Hazing Lawsuit: And the Deaths Keep Coming
A frat member has a radical proposal for preventing more tragedies like the one at the center of a $25 million wrongful-death lawsuit.
Another promising life ended, another senseless death in the name of brotherhood. The latest victim making headlines is Cornell University sophomore George Desdunes, a 19-year-old Haitian immigrant, who died on Feb. 25 from alcohol poisoning while pledging Sigma Alpha Epsilon.
The aspiring doctor allegedly had his hands bound with zip ties and duct tape and then was forced to guzzle liquor after he made a mistake reciting fraternity history. After passing out, he was dumped on the couch, where he died. His blood alcohol content was .409, five times the legal limit.
Desdunes' mother, Maria Lourdes Andre, has filed a $25 million wrongful-death lawsuit against the fraternity, and Cornell has revoked the fraternity chapter's charter. Andre was clear about the message she wanted her lawsuit to send.
"With the death of my son, I find some comfort in knowing that this lawsuit may bring some changes in fraternities that will prevent other families from suffering as I have," Andre said. Unfortunately, if past history is any indication, Andre's hope of future change is sadly unlikely to come to fruition.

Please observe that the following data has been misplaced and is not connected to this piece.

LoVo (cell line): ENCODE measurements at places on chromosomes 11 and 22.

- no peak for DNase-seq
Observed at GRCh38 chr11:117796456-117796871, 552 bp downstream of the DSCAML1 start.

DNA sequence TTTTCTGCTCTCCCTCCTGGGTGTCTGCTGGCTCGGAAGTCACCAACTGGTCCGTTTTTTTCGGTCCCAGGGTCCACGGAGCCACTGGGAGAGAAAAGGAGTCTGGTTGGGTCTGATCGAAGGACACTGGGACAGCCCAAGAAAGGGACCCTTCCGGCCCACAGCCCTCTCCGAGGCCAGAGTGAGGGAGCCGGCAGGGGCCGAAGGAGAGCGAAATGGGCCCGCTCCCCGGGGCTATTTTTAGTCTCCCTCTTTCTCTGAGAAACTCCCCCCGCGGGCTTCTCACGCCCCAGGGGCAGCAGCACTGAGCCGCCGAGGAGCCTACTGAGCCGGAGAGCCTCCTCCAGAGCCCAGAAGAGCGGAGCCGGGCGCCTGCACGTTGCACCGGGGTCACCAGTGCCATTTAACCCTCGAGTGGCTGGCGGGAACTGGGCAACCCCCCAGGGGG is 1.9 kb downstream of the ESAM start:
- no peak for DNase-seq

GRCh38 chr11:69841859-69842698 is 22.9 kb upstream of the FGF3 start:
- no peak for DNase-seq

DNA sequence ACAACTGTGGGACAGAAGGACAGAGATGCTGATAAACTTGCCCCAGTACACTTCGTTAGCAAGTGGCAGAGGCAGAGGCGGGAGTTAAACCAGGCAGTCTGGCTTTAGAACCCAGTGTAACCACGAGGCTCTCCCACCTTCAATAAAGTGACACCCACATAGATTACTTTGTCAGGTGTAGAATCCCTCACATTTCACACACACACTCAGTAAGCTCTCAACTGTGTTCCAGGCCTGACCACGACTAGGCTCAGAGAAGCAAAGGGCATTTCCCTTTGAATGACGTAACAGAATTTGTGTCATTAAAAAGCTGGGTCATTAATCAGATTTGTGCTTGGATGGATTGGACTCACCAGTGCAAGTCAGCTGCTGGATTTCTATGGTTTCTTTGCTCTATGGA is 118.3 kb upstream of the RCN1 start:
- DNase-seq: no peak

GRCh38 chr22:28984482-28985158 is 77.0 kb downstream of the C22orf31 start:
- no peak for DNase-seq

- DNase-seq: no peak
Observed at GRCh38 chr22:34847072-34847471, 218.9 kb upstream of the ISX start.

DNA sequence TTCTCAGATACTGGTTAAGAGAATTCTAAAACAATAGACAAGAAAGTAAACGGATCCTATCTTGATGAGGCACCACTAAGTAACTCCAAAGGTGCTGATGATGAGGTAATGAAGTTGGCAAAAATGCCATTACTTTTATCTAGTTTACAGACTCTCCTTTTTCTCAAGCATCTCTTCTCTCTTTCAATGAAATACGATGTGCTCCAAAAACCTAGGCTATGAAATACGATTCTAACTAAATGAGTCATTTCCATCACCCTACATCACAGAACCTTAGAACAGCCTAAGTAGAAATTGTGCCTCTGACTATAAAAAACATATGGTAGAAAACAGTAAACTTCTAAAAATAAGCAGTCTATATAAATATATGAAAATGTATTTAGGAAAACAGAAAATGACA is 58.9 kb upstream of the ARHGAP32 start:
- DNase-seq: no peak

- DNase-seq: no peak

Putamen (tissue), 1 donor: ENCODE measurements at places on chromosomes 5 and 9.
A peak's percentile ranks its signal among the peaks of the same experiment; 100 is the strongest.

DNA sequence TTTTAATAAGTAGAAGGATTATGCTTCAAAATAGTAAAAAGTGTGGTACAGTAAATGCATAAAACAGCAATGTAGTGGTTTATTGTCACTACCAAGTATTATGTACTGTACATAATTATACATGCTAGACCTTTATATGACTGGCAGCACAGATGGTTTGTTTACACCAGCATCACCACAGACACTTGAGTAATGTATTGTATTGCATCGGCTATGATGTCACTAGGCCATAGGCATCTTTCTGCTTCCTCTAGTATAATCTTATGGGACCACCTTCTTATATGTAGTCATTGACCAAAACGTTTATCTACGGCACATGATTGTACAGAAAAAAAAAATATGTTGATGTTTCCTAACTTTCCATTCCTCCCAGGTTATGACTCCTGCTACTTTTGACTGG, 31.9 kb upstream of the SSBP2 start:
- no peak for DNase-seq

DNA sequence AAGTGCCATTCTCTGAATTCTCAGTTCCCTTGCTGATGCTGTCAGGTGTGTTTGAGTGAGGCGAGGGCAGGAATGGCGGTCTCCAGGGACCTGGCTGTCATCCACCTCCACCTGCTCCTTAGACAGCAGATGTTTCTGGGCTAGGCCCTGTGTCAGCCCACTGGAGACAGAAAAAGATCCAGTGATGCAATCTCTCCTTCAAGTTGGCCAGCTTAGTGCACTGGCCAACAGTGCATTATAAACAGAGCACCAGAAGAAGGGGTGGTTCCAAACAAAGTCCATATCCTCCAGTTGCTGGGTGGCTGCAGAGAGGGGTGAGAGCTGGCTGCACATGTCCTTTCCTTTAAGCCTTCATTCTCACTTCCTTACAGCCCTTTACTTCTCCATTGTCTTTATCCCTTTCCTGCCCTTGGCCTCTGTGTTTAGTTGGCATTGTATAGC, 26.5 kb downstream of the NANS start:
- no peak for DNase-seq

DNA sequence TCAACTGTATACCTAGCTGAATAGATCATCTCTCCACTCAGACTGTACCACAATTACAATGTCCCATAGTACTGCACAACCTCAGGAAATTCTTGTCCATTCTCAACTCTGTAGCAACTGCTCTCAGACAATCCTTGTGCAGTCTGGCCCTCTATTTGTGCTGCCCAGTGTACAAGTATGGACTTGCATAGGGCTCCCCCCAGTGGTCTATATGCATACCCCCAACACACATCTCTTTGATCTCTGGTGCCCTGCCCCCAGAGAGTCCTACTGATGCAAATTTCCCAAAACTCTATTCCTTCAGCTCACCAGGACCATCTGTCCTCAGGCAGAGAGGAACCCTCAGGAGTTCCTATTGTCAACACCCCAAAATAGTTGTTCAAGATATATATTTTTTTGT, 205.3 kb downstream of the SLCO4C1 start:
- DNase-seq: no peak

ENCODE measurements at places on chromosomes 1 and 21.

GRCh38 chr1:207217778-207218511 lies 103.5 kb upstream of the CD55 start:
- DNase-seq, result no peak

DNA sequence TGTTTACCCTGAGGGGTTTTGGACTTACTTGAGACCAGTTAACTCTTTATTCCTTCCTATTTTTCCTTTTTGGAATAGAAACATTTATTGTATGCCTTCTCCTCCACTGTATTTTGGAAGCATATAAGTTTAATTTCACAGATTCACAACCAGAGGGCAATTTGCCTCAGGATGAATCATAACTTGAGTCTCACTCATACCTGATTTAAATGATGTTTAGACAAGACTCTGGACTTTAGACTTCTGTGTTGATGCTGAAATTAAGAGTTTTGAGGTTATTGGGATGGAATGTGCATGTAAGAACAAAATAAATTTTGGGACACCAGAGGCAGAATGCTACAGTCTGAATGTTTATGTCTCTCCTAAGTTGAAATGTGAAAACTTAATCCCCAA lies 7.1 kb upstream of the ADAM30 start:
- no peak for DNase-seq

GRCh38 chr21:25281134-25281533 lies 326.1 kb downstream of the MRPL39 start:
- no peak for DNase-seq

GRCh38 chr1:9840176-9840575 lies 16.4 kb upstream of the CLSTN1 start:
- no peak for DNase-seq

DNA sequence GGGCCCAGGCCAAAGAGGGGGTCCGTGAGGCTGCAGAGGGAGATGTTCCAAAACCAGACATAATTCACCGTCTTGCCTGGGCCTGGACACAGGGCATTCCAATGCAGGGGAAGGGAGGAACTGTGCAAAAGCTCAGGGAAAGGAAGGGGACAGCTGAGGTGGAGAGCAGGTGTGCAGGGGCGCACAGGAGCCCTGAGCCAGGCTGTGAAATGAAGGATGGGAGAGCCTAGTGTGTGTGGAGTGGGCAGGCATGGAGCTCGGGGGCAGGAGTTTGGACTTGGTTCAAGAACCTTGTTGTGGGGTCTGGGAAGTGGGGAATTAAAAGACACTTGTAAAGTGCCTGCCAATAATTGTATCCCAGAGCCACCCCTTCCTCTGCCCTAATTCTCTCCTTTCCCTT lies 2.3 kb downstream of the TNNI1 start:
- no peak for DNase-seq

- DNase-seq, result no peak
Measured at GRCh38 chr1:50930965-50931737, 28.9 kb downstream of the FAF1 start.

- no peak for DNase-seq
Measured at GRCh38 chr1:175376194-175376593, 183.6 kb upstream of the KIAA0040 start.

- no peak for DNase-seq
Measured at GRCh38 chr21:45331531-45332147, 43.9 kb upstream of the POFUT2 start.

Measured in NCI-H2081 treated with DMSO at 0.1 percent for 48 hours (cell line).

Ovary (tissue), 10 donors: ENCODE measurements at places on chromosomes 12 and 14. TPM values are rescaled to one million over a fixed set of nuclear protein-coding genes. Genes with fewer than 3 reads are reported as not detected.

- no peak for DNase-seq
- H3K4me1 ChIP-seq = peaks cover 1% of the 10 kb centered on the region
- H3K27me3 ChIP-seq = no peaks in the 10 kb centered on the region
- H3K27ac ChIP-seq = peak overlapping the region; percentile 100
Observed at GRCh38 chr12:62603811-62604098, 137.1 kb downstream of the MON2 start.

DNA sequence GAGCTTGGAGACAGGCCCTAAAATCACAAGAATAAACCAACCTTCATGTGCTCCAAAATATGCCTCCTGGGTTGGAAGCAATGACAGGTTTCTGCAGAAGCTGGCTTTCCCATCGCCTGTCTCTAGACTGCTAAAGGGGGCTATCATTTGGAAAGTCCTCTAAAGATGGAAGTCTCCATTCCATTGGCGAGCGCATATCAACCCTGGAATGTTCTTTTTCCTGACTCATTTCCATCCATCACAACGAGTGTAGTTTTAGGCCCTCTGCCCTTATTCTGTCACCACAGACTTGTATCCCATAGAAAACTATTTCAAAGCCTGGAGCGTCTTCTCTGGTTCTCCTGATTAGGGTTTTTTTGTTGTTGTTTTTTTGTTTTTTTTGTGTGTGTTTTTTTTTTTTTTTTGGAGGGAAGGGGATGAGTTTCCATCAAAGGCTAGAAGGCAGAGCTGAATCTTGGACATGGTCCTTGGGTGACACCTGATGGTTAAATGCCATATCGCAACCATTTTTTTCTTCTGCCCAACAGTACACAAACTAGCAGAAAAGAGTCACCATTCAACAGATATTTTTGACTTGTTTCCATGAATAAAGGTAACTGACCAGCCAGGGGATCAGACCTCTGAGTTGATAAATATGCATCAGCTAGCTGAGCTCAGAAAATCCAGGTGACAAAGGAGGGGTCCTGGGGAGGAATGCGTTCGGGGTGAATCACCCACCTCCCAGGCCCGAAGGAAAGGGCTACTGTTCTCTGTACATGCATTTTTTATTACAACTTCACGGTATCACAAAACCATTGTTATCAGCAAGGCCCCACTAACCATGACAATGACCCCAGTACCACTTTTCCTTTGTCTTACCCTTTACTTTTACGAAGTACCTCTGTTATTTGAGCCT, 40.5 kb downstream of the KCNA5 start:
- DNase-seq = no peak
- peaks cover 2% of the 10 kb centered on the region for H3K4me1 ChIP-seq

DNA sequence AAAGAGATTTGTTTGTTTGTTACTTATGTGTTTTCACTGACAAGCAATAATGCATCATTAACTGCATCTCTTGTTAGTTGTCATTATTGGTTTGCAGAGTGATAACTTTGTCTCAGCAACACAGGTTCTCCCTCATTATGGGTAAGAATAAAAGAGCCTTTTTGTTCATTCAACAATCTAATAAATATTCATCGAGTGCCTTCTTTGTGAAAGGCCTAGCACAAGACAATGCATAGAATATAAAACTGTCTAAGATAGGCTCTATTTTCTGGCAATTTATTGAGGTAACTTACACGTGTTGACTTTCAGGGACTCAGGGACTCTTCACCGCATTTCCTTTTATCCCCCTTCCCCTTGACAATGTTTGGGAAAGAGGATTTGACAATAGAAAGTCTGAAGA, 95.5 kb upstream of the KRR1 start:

Desdunes was pledging a predominantly white fraternity, but both white and black Greek-letter organizations have dismal records when it comes to hazing-related injuries and deaths. Each year, campuses across the country report acts of brutality between members and pledges, with the police often having to be called. Since 1970 there has been at least one hazing-related death on a college campus each year.
In the course of my own research, I've noticed that when it comes to Greek-letter organizations and hazing, drinking alcohol is typically the focus with white organizations, while in black groups, hazing tends to center around brutalizing pledges. In 2008 Sigma Alpha Epsilon was at the center of another hazing death when a Cal Poly San Luis Obispo student, Carson Starkey, died from alcohol poisoning while pledging the fraternity.
And among the black fraternities, Phi Beta Sigma was sued for $97 million after Prairie View A&M student Donnie Wade II collapsed and died while running around a track at 4 in the morning. Although Phi Beta Sigma member Marvin Jackson stated to police, "I killed him, it's all my fault," a grand jury declined to indict him.
And that's part of the problem. For the past two decades, the national organizations of college fraternities and sororities have tried a number of anti-hazing measures, from changing their intake processes to creating zero-tolerance policies. Yet most of it doesn't really work. Why?